“‘You should do it, you should do it, you’d be so good at it,'” she said, recalling their support.

It’s not as if she hasn’t had any experience dressing in giant, heat-retaining costumes for the enjoyment of others.

Navarro participates in the costume ministry at her church, Valley Bible Fellowship, where she dons a similar costume and greets people at the service.

Baseball runs in the family. Keisha, her daughter, works at the Dip N Dots stand. Her son, Tanner, has played baseball for eight years. He also collects cracked bats, a collection which Navarro easily adds to.

With the change in Blaze management, she hopes to do a wider variety of skits.

“We’re going to be able to do a lot more stuff,” she said, excited about future prospects.

But even mascots have sick days. That’s where Justin Ahart comes in.

Currently a BC student, he was Foothill’s Trojan mascot while in high school.

He also auditioned for the position of Blaze Rookie and part-time mascot.

His motivation? “I love kids,” he said.

Being a Rookie means coordinating the Chip of the Game, Tricycle Race, seventh inning stretch, and T-shirt tosses, among other crowd-pleasing events.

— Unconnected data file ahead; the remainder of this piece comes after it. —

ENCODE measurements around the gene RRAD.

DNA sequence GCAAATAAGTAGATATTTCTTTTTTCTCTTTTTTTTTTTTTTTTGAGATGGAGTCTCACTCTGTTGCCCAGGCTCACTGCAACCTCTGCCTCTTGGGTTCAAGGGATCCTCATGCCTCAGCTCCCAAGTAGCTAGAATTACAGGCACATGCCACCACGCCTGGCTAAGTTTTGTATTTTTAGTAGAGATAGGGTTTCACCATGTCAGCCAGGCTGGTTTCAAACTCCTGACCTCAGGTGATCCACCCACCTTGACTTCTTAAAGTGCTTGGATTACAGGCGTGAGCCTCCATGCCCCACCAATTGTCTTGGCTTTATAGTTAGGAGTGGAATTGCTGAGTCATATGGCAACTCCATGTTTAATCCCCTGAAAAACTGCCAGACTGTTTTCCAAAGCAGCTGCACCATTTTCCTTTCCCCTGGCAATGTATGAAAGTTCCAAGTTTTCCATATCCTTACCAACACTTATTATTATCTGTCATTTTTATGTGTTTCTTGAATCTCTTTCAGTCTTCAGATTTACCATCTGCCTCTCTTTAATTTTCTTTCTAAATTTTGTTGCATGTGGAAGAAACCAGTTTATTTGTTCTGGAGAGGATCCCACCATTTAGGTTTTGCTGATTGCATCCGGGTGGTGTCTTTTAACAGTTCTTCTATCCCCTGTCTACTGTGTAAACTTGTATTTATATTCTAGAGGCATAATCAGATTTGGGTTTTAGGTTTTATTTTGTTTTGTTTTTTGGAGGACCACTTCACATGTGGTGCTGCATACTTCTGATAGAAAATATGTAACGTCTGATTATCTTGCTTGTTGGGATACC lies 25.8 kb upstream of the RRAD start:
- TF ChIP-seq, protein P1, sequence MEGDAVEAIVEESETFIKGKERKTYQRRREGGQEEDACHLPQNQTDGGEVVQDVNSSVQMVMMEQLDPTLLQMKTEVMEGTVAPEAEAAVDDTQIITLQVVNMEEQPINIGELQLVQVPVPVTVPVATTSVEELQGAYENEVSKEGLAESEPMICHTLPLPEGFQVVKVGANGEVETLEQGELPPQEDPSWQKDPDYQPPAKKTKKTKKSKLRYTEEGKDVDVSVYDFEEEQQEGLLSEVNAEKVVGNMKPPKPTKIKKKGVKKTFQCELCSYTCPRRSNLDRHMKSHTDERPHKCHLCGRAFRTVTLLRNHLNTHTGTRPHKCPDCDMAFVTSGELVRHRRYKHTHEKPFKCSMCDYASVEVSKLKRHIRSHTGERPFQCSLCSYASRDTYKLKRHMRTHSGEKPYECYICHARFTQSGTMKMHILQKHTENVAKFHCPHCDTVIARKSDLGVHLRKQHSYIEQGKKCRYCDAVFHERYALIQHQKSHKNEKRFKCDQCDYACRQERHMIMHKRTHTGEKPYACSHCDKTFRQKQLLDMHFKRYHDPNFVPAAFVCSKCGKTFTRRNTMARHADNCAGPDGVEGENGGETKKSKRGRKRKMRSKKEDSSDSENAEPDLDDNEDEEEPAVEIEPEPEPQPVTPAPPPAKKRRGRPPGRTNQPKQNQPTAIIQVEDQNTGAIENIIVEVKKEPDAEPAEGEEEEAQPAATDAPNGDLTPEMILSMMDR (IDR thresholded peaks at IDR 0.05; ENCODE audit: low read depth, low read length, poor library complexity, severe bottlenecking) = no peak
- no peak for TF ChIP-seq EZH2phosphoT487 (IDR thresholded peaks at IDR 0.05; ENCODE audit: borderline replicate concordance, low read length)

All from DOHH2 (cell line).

Ahart agrees with Navarro on the biggest challenge in being a mascot.

“It’s hot. It’s very hot.”

— Valerie Urso, Bakersfield High School

Bring on the Bud Girls

Bakersfield Blaze fans may have a new reason to come to the games: the Budweiser Girls.

Adorned in tight white shirts bearing the Budweiser logo and black shorts, Crystal Eldrige and Alissa Thomas bounced around the Sam Lynn Ball Park carrying tin buckets. They were handing out smiles along with Budweiser key chains and bottle openers.

Eldrige works at Chuy’s and Thomas works at Chili’s. Both girls ventured from the restaurants to take on the part-time jobs of Budweiser Girls.

“I like the interaction with people,” Thomas said, her white teeth beaming and her full blonde hair shining in the bright stadium lights.

A short brunette with not a blemish in sight, Eldrige agreed.

“It’s a lot of fun,” she said.

Upon changing ownership, the Blaze corporation has changed some beverage promotions as well, including the Budweiser Beer stand, complete with a gigantic beer can towering over the little blue tent.